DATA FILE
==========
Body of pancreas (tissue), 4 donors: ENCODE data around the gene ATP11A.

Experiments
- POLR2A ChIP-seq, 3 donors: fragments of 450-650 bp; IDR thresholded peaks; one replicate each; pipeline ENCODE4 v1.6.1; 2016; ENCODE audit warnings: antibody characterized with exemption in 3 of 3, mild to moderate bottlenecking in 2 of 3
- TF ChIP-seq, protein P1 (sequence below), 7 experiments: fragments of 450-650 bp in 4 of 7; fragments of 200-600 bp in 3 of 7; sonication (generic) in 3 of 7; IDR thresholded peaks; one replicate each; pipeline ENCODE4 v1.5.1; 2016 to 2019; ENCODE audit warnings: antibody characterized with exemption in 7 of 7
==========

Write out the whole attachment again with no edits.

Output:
Body of pancreas (tissue), 4 donors: ENCODE data around the gene ATP11A.

Experiments
- POLR2A ChIP-seq, 3 donors: fragments of 450-650 bp; IDR thresholded peaks; one replicate each; pipeline ENCODE4 v1.6.1; 2016; ENCODE audit warnings: antibody characterized with exemption in 3 of 3, mild to moderate bottlenecking in 2 of 3
- TF ChIP-seq, protein P1 (sequence below), 7 experiments: fragments of 450-650 bp in 4 of 7; fragments of 200-600 bp in 3 of 7; sonication (generic) in 3 of 7; IDR thresholded peaks; one replicate each; pipeline ENCODE4 v1.5.1; 2016 to 2019; ENCODE audit warnings: antibody characterized with exemption in 7 of 7